In addition to working the land, teaching others about agriculture and hosting wedding parties Dunn also has draft horses.
“We have always had the draft horses,” Dunn adds. “We started promoting our horses by going to horse parades, the American Royal horse parade and now deliver the governor’s Christmas tree every year with them. They are gentle giants and a dying breed which most people don’t understand.”
According to Dunn, she has 10 to 12 horses which is enough for two or three teams.
“I have always loved the draft horses,” she says. “Riding horses wasn’t as fun as I have gotten older. We used to be a Belgian breeding farm but now we have enough horses for a couple of teams. Also we have a couple of wild mustangs to teach the public about the importance of the horses and the purpose they serve.”
“I use the horses to teach driving lessons and workmanship,” she says. “It is important for the youth to understand safety around the farm and the animals, especially horses. During school tours I am able to show the progression agriculture has made. Not only does every piece of machinery on the farm work, which includes the old equipment, but I am able to show the difference between the past and modern agriculture as I still use the horses to plant my sweet corn every year.”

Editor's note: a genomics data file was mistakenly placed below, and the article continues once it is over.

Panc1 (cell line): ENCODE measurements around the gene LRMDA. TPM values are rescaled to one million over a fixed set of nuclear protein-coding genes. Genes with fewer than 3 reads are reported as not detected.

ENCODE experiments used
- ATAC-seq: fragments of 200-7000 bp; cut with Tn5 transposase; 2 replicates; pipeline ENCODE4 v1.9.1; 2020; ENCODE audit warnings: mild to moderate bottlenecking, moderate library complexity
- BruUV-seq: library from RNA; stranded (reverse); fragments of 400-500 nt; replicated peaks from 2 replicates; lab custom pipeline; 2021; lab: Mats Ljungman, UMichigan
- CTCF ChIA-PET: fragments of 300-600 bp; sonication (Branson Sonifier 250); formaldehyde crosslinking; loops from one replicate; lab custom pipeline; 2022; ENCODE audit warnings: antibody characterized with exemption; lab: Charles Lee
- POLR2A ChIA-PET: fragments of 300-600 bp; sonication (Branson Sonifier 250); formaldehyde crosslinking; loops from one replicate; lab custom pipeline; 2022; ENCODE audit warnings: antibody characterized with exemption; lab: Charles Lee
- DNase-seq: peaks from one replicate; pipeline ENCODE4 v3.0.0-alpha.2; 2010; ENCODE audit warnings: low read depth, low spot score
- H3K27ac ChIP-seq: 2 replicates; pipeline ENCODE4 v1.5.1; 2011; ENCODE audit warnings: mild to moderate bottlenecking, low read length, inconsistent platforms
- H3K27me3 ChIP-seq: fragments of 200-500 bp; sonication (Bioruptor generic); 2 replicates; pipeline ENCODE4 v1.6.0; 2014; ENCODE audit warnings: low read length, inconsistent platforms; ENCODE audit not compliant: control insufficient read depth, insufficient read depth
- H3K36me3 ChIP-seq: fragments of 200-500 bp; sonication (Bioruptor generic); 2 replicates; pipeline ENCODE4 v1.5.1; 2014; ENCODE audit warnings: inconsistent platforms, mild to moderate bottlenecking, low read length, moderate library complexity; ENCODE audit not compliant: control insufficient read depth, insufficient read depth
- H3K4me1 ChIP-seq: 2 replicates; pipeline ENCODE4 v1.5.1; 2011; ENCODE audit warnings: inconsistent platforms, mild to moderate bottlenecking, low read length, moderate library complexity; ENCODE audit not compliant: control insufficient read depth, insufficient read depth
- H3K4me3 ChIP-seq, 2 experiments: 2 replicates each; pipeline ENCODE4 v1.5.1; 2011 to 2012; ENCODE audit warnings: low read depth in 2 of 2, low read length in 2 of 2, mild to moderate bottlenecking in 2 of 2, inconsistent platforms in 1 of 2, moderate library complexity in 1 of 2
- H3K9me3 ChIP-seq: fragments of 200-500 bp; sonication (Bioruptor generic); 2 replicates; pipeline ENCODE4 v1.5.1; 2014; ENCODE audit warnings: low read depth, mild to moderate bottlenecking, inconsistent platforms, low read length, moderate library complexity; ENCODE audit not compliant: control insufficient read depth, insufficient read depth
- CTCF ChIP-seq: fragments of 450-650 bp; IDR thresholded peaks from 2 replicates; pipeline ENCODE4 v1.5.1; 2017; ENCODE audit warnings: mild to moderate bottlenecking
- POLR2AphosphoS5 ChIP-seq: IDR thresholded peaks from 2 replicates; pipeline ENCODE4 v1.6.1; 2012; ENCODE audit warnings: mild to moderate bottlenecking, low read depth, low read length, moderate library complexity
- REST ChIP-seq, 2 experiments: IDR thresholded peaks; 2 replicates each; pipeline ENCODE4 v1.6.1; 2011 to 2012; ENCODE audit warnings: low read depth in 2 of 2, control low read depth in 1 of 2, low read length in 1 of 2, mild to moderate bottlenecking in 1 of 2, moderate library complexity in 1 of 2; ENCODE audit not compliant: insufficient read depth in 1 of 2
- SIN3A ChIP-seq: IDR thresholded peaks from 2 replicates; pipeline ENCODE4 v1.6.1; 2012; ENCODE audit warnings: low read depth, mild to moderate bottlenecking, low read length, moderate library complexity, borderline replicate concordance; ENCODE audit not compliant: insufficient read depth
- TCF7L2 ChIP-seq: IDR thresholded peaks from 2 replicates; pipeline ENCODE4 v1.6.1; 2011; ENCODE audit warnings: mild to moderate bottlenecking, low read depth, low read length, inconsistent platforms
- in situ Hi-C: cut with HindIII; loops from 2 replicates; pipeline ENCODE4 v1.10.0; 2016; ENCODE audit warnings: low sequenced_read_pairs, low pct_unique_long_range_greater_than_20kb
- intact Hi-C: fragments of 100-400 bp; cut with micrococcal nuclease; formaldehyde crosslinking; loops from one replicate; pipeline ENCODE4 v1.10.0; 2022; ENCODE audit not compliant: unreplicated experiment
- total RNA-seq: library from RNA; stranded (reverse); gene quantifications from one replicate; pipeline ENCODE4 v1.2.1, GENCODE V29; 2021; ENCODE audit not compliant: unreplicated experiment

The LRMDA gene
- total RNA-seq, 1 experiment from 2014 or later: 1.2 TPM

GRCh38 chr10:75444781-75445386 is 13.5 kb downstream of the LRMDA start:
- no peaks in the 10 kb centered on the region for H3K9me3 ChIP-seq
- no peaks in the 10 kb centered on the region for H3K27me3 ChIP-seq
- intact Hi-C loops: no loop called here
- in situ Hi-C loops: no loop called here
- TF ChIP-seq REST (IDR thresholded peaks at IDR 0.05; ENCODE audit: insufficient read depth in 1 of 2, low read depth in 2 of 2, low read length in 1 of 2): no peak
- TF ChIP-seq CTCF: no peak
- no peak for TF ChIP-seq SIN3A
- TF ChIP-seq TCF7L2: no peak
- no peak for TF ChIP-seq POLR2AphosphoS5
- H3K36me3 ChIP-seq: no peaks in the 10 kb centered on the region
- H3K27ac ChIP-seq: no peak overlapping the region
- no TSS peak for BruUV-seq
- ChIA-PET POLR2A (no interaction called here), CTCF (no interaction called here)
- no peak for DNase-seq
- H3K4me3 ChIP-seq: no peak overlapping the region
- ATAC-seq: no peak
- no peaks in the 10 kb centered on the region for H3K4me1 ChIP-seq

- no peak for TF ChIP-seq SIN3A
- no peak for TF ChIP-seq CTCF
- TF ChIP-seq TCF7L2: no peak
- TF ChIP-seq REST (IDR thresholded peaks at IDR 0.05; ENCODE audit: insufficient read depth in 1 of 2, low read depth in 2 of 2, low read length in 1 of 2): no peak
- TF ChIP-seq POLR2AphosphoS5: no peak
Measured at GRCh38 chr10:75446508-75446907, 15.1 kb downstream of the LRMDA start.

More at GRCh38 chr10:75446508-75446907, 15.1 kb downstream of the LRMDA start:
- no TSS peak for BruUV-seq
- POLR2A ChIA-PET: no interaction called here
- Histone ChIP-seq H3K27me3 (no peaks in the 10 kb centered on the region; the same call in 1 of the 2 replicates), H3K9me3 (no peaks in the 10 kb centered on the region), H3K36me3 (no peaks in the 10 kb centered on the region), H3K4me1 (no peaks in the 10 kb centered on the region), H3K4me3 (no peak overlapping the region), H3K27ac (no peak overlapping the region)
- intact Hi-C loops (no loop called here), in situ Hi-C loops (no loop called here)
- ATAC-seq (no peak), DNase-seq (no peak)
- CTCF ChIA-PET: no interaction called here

She also offers her horses for hire. Not only does Dunn haul a team of horses to Topeka to deliver the governor’s tree she also uses the horses for weddings and for individuals traveling to her farm to experience her way of life.
“We have a stage coach, a people mover wagon, a high wheel hitch wagon, a horse drawn limousine and a bobsled available,” she mentions. “I spend every weekend with the horses during the nicer months going to parades, festivals, weddings and wagon rides.”
Whether one is traveling through the area to experience a early 20th century farm or is there for a wedding, Dunn offers a piece of history to each visitor.
“There is something about walking out of the old barn and seeing a team of horses tied to the hitching post to connect to how life used to be,” Dunn concludes.